He echoed out her name again, and stepped through the small hallway, bursting into the petite living room that hugged the dining room, beyond of which laid his precious kitchen.

There she was.

And Toby stared at her.

Stared at her hard.

The woman sat on the blue sofa, looking out the window on her right instead of the blackened television screen, but her oddly serene nature was not what concerned him.

Apparently, whispered a though, he had not prepared himself for the absolute worst.

He gently placed his bag of Weiner dogs and breading onto the floor before his shaky hands could fail him.

He tried calling out to her once more, "Sarah?"

Her bright jade eyes flickered over to his direction before turning back to the window wistfully, and her voice slid out aloofly, a tone of voice he had heard her use to everyone but him. He shivered in response to her sharp, "I'm waiting."

Toby gave a grave once-over at the exquisite wedding dress she wore that once belonged to Karen, given to Sarah long ago. The two had gotten over their feud almost overnight, back when he was a toddler. In good faith and not-so-subtle hinting, his mother had given Sarah the dress when she had turned twenty-eight. Twenty-eight, and now thirty-three, without once having a serious boyfriend. Or girlfriend even.

"Toby. I'm fine. Why don't you go out and buy something for dinner?" Sarah said in a tone so light that it sounded more like a dream than reality. Like she was worlds away and not in fact sitting tra-la-la on the living room couch in a wedding dress.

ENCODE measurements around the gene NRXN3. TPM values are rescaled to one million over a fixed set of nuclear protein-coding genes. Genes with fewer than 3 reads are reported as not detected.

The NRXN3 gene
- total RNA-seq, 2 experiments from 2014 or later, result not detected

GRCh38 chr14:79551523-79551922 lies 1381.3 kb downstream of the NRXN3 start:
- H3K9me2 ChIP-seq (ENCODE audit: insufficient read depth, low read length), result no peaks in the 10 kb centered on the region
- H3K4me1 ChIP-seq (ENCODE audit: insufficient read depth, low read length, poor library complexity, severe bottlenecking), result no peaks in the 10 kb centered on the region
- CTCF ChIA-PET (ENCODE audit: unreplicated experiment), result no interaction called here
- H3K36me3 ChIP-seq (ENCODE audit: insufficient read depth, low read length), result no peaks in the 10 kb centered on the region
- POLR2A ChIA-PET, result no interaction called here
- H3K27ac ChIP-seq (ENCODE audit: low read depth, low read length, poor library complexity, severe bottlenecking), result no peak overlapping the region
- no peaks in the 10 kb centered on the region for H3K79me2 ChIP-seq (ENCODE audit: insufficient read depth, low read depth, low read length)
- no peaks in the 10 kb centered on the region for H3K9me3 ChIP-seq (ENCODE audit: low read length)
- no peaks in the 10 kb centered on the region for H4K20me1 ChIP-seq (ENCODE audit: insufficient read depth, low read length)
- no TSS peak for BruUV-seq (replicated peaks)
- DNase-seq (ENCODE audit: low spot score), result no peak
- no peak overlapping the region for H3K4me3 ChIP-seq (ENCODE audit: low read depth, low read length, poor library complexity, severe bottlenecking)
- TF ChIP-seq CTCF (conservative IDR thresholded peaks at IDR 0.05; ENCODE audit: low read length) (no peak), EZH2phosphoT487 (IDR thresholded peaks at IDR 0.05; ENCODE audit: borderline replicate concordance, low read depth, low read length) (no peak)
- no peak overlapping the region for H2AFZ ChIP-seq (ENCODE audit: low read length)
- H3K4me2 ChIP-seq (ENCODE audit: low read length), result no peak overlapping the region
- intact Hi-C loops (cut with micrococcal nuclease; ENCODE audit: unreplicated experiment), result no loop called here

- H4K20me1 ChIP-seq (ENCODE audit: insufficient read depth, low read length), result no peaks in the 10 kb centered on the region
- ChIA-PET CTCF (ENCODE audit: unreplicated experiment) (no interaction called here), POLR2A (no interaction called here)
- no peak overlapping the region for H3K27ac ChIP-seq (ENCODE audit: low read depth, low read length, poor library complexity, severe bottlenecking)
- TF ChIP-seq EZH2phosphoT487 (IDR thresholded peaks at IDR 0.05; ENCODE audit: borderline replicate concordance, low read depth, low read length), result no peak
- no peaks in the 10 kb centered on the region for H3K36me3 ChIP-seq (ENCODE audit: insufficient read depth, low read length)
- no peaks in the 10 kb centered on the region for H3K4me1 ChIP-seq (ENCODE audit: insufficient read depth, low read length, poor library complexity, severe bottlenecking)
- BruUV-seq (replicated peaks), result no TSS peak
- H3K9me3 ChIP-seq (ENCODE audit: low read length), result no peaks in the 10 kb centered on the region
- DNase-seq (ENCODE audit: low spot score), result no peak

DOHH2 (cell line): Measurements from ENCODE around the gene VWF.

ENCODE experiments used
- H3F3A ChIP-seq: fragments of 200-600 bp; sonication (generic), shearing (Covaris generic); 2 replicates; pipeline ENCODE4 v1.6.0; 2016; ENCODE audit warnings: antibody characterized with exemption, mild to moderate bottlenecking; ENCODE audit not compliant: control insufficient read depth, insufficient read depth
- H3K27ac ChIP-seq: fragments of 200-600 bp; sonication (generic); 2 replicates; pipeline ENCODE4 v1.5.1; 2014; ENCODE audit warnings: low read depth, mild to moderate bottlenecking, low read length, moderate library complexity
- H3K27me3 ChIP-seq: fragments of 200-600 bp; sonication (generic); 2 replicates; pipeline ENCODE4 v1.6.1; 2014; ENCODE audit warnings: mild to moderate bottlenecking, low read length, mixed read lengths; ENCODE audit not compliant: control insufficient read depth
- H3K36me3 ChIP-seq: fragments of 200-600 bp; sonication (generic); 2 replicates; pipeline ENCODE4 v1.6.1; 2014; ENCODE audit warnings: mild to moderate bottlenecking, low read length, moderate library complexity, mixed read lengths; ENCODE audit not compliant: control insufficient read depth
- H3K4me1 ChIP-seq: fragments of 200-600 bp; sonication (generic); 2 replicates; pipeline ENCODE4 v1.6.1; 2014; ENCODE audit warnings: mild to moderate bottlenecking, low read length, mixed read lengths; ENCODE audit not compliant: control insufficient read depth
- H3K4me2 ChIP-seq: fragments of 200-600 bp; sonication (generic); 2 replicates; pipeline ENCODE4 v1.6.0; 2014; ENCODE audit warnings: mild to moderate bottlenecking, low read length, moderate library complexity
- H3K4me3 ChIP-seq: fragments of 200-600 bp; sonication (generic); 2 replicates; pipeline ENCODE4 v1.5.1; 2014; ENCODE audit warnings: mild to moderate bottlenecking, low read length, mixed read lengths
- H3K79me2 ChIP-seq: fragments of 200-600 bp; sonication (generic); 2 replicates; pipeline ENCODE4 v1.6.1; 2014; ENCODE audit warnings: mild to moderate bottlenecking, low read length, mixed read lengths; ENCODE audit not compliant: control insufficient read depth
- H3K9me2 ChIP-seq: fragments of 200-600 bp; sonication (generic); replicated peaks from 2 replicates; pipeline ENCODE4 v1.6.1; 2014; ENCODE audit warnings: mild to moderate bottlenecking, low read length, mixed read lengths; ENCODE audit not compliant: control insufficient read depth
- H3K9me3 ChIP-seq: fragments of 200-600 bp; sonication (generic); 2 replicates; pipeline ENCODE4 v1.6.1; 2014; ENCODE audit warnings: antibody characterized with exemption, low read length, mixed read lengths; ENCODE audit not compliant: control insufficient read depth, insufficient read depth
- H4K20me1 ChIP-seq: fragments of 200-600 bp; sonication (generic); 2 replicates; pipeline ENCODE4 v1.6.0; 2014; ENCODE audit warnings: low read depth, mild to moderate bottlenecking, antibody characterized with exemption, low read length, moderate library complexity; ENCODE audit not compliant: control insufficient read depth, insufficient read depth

But he didn't let the fact that she was clearly trying to get rid of him deter him.

"I already did, sis."

Her eyes slanted over his way again, shimmering with something that he couldn't name, before sliding back to the window. "Then would you mind getting—"

"Yes, I do mind."

Silence stretched between them. Toby stared at her, concerned but with a growing sense of defiance. His mind kept chanting a piece of advice that she had given him years and years ago—Say only what you mean.

'Say only what you absolutely mean, Sarah.'

Then, at last, she sighed.

"Toby…" she began with her brow crinkling as she tried to find her right words, "It's our anniversary."

This was not anything that he had prepared himself for.

"Your… anniversary?" he half-asked, half-balked.

She shook her head, "No, our anniversary. As in you and I."

Toby took a small step back and towards the phone. "Umm, sis, we're not—"

Sarah finally turned her head and gave him a look that was just as horrified as what he imagined his face looked like, squeaking out, "Not like that; I'm not crazy, Toby," and it eased his nerves. Toby let out a nervous chuckle and lamented the fact that he never was very good at saying the right things, especially during emotional moments, which was probably the reason why he even lived in Sarah's house in the first place.

So he decided to do what he was best at and just say what he wanted to, no matter how blunt; something that had both ended many relationships and strengthened the bonds between those he cared about.

"Why are you in mom's dress?" he blurted out. Why beat around the bush when all you really want to do is attack it with a two-by-four? That was his motto. Or should be. He'd have to consider it.

Sarah smiled and turned her face away from him but, thankfully, not to the window either.

"I'm waiting," she repeated, but her voice was no longer frigid and cruel but once again soft and indulging. Toby could almost sigh in relief, since now he was apparently asking the right questions.

"Waiting for what?" He took a couple of steps forward, and when she made no objection, made to sit down beside her.

"A dance," she smiled.

He hesitated, quite unsure of what to do but settled down next to her regardless. After a thoughtful moment, he sorted through the thoughts that collided together and bounced away again and decided on something much simpler.